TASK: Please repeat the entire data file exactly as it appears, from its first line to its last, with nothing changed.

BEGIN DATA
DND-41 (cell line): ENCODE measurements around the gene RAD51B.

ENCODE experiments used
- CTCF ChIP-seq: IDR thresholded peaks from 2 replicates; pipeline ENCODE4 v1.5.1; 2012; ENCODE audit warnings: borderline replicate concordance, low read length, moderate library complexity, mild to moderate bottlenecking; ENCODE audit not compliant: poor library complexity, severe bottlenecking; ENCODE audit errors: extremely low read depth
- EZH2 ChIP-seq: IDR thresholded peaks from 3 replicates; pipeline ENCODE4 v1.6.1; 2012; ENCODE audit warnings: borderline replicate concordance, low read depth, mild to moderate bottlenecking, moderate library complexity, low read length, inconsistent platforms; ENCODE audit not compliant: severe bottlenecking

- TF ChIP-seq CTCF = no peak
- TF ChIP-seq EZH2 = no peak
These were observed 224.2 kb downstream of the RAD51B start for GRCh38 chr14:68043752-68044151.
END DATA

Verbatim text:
DND-41 (cell line): ENCODE measurements around the gene RAD51B.

ENCODE experiments used
- CTCF ChIP-seq: IDR thresholded peaks from 2 replicates; pipeline ENCODE4 v1.5.1; 2012; ENCODE audit warnings: borderline replicate concordance, low read length, moderate library complexity, mild to moderate bottlenecking; ENCODE audit not compliant: poor library complexity, severe bottlenecking; ENCODE audit errors: extremely low read depth
- EZH2 ChIP-seq: IDR thresholded peaks from 3 replicates; pipeline ENCODE4 v1.6.1; 2012; ENCODE audit warnings: borderline replicate concordance, low read depth, mild to moderate bottlenecking, moderate library complexity, low read length, inconsistent platforms; ENCODE audit not compliant: severe bottlenecking

- TF ChIP-seq CTCF = no peak
- TF ChIP-seq EZH2 = no peak
These were observed 224.2 kb downstream of the RAD51B start for GRCh38 chr14:68043752-68044151.